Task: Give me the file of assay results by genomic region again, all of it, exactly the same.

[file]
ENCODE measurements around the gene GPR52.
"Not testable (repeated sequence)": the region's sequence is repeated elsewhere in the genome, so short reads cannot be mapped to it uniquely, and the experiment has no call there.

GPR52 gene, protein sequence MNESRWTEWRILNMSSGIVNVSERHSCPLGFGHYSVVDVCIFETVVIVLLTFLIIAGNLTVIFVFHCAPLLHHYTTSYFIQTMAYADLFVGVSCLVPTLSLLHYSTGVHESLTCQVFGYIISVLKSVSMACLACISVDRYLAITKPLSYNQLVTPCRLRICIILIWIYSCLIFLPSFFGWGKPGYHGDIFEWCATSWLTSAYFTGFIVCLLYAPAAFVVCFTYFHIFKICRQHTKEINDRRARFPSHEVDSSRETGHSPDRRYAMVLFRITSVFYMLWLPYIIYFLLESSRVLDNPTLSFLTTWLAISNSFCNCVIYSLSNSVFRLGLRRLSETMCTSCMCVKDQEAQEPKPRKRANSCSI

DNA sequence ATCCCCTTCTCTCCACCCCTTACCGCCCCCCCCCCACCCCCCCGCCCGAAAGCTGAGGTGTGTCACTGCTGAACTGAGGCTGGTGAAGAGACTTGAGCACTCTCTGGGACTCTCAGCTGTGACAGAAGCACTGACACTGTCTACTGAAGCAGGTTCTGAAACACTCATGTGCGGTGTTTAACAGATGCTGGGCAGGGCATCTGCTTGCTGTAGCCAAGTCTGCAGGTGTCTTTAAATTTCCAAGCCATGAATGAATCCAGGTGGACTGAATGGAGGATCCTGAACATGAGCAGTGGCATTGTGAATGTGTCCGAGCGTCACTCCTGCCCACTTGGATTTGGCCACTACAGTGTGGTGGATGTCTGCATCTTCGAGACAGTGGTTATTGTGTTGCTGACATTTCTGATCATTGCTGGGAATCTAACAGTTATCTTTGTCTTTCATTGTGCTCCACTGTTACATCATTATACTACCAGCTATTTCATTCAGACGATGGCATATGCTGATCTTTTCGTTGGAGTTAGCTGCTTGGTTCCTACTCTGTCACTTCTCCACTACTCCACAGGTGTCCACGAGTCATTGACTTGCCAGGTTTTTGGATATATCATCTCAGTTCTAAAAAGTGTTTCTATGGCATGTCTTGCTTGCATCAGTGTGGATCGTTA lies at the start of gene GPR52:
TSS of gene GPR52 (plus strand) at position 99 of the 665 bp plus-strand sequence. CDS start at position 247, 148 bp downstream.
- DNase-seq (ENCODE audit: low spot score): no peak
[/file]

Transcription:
ENCODE measurements around the gene GPR52.
"Not testable (repeated sequence)": the region's sequence is repeated elsewhere in the genome, so short reads cannot be mapped to it uniquely, and the experiment has no call there.

GPR52 gene, protein sequence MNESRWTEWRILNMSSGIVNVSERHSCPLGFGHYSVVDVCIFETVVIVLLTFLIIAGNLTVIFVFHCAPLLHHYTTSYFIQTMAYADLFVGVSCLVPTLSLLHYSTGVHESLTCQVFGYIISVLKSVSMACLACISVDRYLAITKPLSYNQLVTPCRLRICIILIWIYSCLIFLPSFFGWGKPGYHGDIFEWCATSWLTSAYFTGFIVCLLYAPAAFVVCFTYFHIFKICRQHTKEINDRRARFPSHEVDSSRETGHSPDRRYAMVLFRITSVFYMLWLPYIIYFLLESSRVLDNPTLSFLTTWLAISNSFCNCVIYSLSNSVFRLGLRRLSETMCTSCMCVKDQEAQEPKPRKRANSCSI

DNA sequence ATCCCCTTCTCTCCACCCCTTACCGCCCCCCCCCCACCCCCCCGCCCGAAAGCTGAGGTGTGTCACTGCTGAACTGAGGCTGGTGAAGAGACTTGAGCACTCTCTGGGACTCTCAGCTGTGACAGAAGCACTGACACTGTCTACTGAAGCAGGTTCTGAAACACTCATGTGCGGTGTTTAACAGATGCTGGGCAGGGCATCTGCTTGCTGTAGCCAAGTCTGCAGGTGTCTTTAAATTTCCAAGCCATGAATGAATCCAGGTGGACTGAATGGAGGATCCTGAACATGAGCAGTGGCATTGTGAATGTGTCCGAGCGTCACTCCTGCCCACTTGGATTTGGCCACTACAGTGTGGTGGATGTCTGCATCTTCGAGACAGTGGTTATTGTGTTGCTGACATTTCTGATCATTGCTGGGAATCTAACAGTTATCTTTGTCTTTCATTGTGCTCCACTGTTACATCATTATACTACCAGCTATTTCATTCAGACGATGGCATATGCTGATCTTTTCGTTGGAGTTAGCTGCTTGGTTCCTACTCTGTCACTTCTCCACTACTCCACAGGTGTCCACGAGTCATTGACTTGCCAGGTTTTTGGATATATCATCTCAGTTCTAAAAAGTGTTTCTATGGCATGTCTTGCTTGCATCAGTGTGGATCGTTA lies at the start of gene GPR52:
TSS of gene GPR52 (plus strand) at position 99 of the 665 bp plus-strand sequence. CDS start at position 247, 148 bp downstream.
- DNase-seq (ENCODE audit: low spot score): no peak